Dr. Enrico Gerding is an Associate Professor in the Agents, Interaction and Complexity (AIC) research group in the Department of Electronics and Computer Science (ECS) at the University of Southampton. He has been an academic at Southampton since 2007. He received his PhD from the Dutch National Center of Mathematics and Computer Science (CWI) in 2004 on the topic of automated negotiation. With around 100 peer-reviewed publications in high quality conferences, journals and books, he has an extensive track record in research on artificial intelligence, specifically the area of autonomous agents and multi-agent systems. This concerns developing software programs which can make autonomous decisions on behalf of users based on their preferences. He combines theoretical and applied research, and focuses on applications where autonomous agents compete in markets and negotiate. Specific applications include the smart grid, online advertising markets, cloud computing, algorithmic trading in financial markets, and online advertising auctions.
Prof. Niranjan joined the University of Southampton in 2008 as a professor in the School of Electronics and Computer Science and served as Head of the Information: Signals, Images and Systems (ISIS) research group (later absorbed into the Communications, Signal Processing and Control research group, then the Vision Learning and Control group). Before joining Southampton, he was a Lecturer in Information Engineering at the University of Cambridge and a Professor of Computer Science at the University of Sheffield. While at Sheffield, he served as Head of Computer Science and Dean of Engineering. His research interests span around Machine Learning, Signal Processing and Computational Biology.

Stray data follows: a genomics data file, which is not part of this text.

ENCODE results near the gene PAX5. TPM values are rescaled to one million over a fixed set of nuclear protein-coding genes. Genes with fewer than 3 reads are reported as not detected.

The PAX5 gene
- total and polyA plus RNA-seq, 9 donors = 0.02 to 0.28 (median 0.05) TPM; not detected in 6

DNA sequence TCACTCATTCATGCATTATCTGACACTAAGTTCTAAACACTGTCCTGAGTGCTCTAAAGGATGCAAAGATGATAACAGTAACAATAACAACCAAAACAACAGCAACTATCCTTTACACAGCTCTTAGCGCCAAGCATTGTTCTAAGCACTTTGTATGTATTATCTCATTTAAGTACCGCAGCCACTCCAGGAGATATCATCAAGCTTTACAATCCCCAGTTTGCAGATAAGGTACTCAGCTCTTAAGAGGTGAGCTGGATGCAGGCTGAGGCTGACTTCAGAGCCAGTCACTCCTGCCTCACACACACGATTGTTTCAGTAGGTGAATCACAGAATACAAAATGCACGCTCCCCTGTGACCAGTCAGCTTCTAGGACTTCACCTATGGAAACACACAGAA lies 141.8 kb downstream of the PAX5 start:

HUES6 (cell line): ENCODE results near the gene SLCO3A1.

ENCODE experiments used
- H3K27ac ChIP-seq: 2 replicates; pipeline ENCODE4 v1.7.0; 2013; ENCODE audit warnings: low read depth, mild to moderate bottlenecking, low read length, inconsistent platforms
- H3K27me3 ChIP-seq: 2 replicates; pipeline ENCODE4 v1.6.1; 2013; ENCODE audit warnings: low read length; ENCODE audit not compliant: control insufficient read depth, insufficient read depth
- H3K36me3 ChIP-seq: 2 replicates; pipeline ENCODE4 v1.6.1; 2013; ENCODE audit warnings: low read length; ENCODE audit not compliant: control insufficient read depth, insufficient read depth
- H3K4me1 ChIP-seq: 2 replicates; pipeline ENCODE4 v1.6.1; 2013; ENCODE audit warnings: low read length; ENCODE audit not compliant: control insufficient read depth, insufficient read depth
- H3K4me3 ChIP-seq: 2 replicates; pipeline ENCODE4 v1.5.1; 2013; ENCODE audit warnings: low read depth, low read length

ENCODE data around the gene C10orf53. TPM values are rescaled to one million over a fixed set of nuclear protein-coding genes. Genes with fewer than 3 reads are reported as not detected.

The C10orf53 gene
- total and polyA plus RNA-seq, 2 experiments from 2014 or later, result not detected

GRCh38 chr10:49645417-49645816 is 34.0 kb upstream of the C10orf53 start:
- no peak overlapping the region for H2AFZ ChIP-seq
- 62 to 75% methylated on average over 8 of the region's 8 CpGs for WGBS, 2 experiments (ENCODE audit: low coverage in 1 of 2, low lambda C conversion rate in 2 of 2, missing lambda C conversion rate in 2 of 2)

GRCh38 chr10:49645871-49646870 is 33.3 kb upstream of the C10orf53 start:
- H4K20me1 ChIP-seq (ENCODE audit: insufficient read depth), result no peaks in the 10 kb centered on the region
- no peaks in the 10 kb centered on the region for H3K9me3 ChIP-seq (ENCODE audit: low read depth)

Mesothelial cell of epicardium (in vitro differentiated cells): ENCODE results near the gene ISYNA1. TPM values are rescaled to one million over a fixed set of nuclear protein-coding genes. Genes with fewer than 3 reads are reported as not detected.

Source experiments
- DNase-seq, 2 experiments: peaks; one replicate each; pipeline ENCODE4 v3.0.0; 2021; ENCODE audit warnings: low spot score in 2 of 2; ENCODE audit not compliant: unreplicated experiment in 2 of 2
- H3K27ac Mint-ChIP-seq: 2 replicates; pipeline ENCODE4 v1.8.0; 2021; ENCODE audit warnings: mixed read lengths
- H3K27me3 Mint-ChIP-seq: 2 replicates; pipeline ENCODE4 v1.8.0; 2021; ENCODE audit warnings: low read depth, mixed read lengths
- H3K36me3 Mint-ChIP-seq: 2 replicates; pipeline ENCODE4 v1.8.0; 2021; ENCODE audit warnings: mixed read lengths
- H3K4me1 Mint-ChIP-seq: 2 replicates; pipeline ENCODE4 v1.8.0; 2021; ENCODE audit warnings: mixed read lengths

Kate is a lecturer in the Vision, Learning, and Control Group at the University of Southampton. She has a PhD from Ecole Polytechnique Federale de Lausanne (EPFL) in machine learning for human behaviour modelling. Prior to her PhD, she did a Masters at the University of Victoria, and a Bachelors in Engineering Science from the University of Toronto, Canada. The focus of her research is on machine learning for novel applications in healthcare. Much of her research has focused on sensor data, particularly large mobile phone datasets. Some of the applications she has worked on include depression, smoking detection, activity recognition, and contagion prediction (epidemiology).